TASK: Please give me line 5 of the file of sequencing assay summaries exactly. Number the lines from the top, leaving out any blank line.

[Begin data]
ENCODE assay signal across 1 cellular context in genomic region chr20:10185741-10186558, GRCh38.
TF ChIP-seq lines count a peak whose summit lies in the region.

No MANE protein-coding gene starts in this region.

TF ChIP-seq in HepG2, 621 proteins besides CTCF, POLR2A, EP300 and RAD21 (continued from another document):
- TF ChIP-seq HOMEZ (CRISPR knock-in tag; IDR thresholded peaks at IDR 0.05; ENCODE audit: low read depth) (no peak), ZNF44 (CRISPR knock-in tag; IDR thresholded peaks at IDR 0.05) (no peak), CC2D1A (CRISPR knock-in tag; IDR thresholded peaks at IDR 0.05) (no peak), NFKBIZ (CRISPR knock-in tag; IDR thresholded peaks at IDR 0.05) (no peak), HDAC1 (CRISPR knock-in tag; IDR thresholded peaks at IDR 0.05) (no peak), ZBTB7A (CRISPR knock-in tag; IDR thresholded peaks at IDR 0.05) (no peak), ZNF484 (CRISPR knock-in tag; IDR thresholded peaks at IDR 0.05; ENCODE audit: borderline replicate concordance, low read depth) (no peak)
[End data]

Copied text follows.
- TF ChIP-seq HOMEZ (CRISPR knock-in tag; IDR thresholded peaks at IDR 0.05; ENCODE audit: low read depth) (no peak), ZNF44 (CRISPR knock-in tag; IDR thresholded peaks at IDR 0.05) (no peak), CC2D1A (CRISPR knock-in tag; IDR thresholded peaks at IDR 0.05) (no peak), NFKBIZ (CRISPR knock-in tag; IDR thresholded peaks at IDR 0.05) (no peak), HDAC1 (CRISPR knock-in tag; IDR thresholded peaks at IDR 0.05) (no peak), ZBTB7A (CRISPR knock-in tag; IDR thresholded peaks at IDR 0.05) (no peak), ZNF484 (CRISPR knock-in tag; IDR thresholded peaks at IDR 0.05; ENCODE audit: borderline replicate concordance, low read depth) (no peak)